After the death of her husband, Monnuja Begum struggled to provide for her family and support her children. Thanks to a new Red Cross skills training and cash assistance program, her grocery shop in rural Bangladesh is thriving.
The story details the Economic Empowerment of Rural Women Program, a project administered by the International Federation of Red Cross (IFRC) and Red Crescent Societies and the Bangladesh Red Crescent. The program has helped more than 800 women in rural communities across Bangladesh develop sustainable livelihoods, gain independence and contribute to their communities in meaningful ways.
The women enrolled say it is reducing inequality in their villages and helping to prevent sexual and gender-based violence. We checked in with three women to see how the program has made an impact in their daily lives.
Grocery Store Becomes Livelihood
A few years ago, Monnuja Begum faced financial difficulties after the death of her husband. She started a small grocery shop in her rural village in Bangladesh, but it was not enough to support her two children. Providing for her family and paying for her son’s education remained a daily struggle.
Through the Red Cross program, Begum received 10,000 Bangladeshi taka, the equivalent of $120 U.S. dollars, to start a bigger grocery shop.
"I now earn around 5,000 Bangladeshi taka, the equivalent of $60 U.S. dollars, per month from the shop which helps me lead my life smoothly and support my son's education," Begum said.
In rural parts of Bangladesh, this is enough income to support a small family.
For a widow like Begum, this income is life-changing, she explains, as women are not typically able to find a job or another way to support their family. In her village, many women are asked to stay inside the house while men work outside.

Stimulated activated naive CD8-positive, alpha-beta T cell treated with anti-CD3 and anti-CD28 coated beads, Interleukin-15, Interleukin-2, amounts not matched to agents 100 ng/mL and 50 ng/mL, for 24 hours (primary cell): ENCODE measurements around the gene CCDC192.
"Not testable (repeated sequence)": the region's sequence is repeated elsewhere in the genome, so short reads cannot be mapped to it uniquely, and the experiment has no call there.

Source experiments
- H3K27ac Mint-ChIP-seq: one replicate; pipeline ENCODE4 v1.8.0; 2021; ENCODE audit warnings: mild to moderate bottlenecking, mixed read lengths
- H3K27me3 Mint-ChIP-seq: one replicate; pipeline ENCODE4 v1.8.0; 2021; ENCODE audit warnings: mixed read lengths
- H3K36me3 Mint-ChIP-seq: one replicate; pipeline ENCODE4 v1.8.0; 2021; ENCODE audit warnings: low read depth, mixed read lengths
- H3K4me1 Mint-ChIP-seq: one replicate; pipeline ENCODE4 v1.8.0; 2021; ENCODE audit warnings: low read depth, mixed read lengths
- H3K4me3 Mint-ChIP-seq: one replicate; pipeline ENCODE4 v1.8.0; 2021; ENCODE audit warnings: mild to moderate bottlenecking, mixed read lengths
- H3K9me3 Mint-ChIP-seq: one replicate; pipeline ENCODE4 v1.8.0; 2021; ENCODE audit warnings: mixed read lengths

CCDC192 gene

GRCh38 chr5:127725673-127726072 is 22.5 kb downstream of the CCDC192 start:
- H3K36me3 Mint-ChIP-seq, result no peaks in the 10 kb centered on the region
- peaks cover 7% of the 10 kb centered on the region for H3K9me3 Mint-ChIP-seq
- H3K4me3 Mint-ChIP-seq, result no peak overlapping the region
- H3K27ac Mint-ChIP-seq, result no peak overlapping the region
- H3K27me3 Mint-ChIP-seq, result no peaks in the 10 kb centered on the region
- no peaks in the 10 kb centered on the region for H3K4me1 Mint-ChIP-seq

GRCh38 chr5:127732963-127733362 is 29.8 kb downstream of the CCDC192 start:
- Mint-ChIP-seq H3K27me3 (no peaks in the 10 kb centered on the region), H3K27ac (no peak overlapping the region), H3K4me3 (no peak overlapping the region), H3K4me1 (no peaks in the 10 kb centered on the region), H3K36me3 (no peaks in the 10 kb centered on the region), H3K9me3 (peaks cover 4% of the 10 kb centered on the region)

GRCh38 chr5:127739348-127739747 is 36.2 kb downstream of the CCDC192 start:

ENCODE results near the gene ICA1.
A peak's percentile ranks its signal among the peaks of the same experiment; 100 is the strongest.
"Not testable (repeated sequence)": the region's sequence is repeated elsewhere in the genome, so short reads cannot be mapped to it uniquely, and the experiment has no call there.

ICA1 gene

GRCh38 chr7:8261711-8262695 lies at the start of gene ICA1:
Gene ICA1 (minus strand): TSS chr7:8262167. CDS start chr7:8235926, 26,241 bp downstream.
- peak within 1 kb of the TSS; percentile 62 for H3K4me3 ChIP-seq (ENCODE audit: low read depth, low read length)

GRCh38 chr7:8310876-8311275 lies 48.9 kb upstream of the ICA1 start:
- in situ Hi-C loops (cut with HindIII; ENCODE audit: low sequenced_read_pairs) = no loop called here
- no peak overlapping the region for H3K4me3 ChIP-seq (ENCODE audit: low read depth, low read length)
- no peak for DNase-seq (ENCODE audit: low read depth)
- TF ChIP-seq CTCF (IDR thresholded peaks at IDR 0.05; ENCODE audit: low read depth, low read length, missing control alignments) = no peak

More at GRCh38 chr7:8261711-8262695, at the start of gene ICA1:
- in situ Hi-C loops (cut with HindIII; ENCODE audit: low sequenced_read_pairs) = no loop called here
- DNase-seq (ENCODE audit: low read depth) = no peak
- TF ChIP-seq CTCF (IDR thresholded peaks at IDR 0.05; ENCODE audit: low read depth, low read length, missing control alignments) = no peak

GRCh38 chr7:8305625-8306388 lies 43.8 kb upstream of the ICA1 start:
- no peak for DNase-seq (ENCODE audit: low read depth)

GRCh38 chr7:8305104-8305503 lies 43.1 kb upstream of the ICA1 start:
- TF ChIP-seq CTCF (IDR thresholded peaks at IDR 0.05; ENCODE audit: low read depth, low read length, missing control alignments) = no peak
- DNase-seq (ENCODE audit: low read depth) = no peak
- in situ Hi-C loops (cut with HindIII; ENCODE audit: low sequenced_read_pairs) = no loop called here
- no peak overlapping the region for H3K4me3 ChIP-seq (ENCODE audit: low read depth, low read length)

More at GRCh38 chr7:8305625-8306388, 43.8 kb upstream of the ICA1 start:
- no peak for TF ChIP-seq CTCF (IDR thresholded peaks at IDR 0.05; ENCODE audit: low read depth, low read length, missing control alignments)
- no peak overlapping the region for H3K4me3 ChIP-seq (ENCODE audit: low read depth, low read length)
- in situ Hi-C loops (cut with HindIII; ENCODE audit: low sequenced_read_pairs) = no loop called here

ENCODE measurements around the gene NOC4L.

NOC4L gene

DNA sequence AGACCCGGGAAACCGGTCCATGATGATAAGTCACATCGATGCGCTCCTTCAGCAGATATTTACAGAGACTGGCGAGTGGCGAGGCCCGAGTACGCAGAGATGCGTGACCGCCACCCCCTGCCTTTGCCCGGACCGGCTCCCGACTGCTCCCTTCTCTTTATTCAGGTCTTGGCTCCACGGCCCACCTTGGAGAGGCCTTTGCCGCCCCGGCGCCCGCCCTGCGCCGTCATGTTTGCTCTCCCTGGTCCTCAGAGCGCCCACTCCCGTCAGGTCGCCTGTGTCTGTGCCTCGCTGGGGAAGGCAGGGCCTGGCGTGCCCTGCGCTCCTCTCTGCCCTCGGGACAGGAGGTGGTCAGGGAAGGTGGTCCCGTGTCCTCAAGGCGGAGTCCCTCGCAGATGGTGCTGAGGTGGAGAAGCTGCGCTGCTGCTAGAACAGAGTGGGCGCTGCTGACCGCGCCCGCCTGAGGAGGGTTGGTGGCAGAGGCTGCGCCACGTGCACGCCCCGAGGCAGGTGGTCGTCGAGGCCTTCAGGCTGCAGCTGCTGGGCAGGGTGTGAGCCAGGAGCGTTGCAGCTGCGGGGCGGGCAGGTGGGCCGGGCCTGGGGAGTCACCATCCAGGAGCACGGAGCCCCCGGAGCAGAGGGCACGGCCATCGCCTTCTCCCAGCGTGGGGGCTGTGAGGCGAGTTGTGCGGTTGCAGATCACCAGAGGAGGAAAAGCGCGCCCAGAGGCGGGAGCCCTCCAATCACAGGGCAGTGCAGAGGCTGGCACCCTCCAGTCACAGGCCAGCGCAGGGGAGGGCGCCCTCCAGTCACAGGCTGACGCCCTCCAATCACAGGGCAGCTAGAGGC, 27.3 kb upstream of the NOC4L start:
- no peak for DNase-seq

"I am, as a matter of fact, the only female shopkeeper in this village," she said.
Custom Fabrics as a Path to Independence
Momota Banu earns more than 9,000 Bangladeshi taka, the equivalent of $105 U.S. dollars per month, thanks in part to a Red Cross cash grant. As a result, she’s gained financial independence and can now support her family.
"Now, I can make customized dresses by pasting batik and I sell those in my own community and in the local market,” Banu said.
"I invest the earnings in household matters such as for repairing my home, latrine and tube-well and for my daughter's education," she said.
Her 12-year-old daughter, Jui, is a school student and happily helps her mother make handicrafts in her free time.
Cow Provides Economic Stability
Parmina Begum has a large family that used to depend entirely on the income of her husband’s agricultural work and crop production. If adverse weather impacted the crops, the family would experience hardships.
Through the program, Begum received 17,000 Bangladeshi taka, the equivalent of $200 U.S. dollars, which she spent to buy a cow. Additional training on cow rearing helped her adopt best practices and provide care for the animal.
"As my cow has given birth to a calf, I will have some extra money now by selling milk. I am cheerful and have no worries for the coming days," she said.
Looking to the Future
As climate change impacts local water sources and changes agricultural patterns in Bangladesh, Red Cross and Red Crescent teams say their work is more relevant than ever.
Officials say that women in the region are particularly vulnerable in these areas due to the compounding effects of climate change and other socio-economic factors including early marriage, the dowry system and gender-based violence.
For Monnuja Begum, Momota Banu and Parmina Begum, the program has made a real-world impact in their ability to care for their families and contribute to their communities. They say that the success of this program proves that if women are involved in economic activities, they can be economically empowered.
The American Red Cross has a delegation in Bangladesh and works alongside the Bangladesh Red Crescent to provide aid and training across the country. Our teams teach disaster preparedness in Cox's Bazar refugee camps and train students in coastal areas of the country on first aid and other lifesaving skills.